A/B & Multivariate Testing Tools Comparison

March 6, 2013
Red and yellow doorways

A subtle tweak, an overhaul, a redesign — sometimes your website requires some changes but totally overhauling your site to one final version won’t give you the data you need to prove those changes worked, i.e. increased conversions and/or improved user interface.  Employing testing tools allows you to experiment with the options that best fit your customer needs, via either A/B or multivariate testing.

A/B and multivariate testing allow you to test two or more versions of a webpage to determine which changes produce the desired results. A/B testing allows you to simultaneously serve either version A of your page, often the current version, and version B, the new and possibly improved version, to site visitors and see which performs better.  A/B testing is best for testing either a drastic change or testing one element.  If you plan to test a combination of changes – that is, separate the changes into distinct components – multivariate testing is the better option.  For example, if your page contains a call to action, headline, and image, you would have two versions of each, giving you eight combinations totals (for you math nerds, that’s 23) as illustrated below.

Variations of Each Element

  • Call To Action: buyapony  OR  addponytocartbutton
  • Headline: “Ponies for Sale” OR “12 Different Styles of Ponies Available”
  • Image: pony leaping OR  pony standing

8 Testing Combinations

  • buyapony + “Ponies for Sale” + pony leaping
  • addponytocartbutton + “Ponies for Sale” + pony leaping
  • buyapony + “Ponies for Sale” + pony standing
  • addponytocartbutton + “Ponies for Sale” + pony standing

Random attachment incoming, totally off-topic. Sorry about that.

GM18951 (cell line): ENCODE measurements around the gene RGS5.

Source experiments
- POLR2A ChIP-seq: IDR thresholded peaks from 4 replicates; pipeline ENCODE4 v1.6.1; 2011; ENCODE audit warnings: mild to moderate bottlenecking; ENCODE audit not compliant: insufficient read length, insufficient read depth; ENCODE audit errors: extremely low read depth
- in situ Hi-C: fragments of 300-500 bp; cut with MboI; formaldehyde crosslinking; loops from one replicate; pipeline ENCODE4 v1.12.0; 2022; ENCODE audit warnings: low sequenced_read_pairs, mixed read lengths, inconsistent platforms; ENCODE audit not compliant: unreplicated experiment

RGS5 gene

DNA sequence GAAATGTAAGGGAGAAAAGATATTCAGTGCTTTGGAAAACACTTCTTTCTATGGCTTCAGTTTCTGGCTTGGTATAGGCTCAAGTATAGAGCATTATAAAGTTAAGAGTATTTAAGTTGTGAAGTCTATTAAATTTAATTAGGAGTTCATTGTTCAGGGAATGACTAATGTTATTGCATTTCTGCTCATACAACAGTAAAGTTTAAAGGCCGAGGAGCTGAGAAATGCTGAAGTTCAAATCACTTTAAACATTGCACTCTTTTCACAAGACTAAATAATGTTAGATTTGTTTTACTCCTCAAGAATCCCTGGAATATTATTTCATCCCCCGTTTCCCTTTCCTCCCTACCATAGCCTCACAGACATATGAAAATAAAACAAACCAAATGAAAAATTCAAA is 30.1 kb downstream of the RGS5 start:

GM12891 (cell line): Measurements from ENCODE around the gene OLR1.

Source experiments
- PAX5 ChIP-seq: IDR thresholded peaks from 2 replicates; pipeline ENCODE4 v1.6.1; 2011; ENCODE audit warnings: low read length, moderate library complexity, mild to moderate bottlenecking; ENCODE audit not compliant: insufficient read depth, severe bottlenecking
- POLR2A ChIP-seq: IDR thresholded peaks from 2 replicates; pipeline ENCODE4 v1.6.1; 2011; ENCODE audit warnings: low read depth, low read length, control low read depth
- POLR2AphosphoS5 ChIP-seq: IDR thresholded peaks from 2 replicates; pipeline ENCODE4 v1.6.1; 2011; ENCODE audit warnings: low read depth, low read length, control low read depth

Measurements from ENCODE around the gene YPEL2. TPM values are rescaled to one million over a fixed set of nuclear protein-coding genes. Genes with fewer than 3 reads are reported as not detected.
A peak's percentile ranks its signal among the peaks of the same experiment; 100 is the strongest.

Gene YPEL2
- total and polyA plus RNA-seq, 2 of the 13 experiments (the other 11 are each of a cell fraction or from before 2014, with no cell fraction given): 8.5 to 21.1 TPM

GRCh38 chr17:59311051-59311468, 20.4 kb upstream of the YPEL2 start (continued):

• buyapony + “12 Different Styles of Ponies Available” + pony leaping
  • addponytocartbutton  + “12 Different Styles of Ponies Available” + pony leaping
  • buyapony  + “12 Different Styles of Ponies Available” + pony standing
  • addponytocartbutton  + “12 Different Styles of Ponies Available” +pony standing

A/B and multivariate testing tools vary greatly and offer a variety of features and functions.  Below, you’ll find a tool comparison matrix explaining the differences between all eight tools, along with an interactive tool finder which will make a recommendation based on your needs and price point.

A/B & Multivariate Test Tool Finder

Below is a key to the dimensions we compared for each tool.

A/B: In A/B Testing you create two (or more) different versions of your website or landing page. Then you split your traffic amongst those versions to analyze which one gets maximum conversion rate or sales

Multivariate: In multivariate testing you test different versions of elements on your website or landing page (such as headlines, images, buttons, etc). You then split your traffic amongst those combinations to analyze which produces the most successful outcome.

Max pages in A/B test: Some tools like Google Content Experiments have a maximum number of pages that can be A/B tested, while others allow for an unlimited number of pages.